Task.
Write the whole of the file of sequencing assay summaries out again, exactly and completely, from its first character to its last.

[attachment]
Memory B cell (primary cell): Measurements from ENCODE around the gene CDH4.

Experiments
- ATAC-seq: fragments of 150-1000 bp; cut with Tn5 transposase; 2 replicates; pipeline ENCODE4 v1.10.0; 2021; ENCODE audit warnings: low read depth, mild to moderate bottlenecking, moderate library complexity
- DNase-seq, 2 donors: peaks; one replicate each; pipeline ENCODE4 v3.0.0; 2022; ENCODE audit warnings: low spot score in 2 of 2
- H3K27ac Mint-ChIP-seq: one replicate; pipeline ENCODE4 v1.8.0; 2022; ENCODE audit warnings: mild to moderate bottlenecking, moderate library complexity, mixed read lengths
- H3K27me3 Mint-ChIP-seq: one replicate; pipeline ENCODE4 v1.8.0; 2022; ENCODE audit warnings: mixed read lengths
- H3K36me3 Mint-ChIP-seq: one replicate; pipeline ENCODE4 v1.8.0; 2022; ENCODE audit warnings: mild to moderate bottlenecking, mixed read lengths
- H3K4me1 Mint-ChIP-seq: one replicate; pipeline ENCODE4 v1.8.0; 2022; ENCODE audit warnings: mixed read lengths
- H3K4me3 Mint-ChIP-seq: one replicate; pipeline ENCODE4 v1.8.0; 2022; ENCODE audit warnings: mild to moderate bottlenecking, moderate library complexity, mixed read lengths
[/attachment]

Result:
Memory B cell (primary cell): Measurements from ENCODE around the gene CDH4.

Experiments
- ATAC-seq: fragments of 150-1000 bp; cut with Tn5 transposase; 2 replicates; pipeline ENCODE4 v1.10.0; 2021; ENCODE audit warnings: low read depth, mild to moderate bottlenecking, moderate library complexity
- DNase-seq, 2 donors: peaks; one replicate each; pipeline ENCODE4 v3.0.0; 2022; ENCODE audit warnings: low spot score in 2 of 2
- H3K27ac Mint-ChIP-seq: one replicate; pipeline ENCODE4 v1.8.0; 2022; ENCODE audit warnings: mild to moderate bottlenecking, moderate library complexity, mixed read lengths
- H3K27me3 Mint-ChIP-seq: one replicate; pipeline ENCODE4 v1.8.0; 2022; ENCODE audit warnings: mixed read lengths
- H3K36me3 Mint-ChIP-seq: one replicate; pipeline ENCODE4 v1.8.0; 2022; ENCODE audit warnings: mild to moderate bottlenecking, mixed read lengths
- H3K4me1 Mint-ChIP-seq: one replicate; pipeline ENCODE4 v1.8.0; 2022; ENCODE audit warnings: mixed read lengths
- H3K4me3 Mint-ChIP-seq: one replicate; pipeline ENCODE4 v1.8.0; 2022; ENCODE audit warnings: mild to moderate bottlenecking, moderate library complexity, mixed read lengths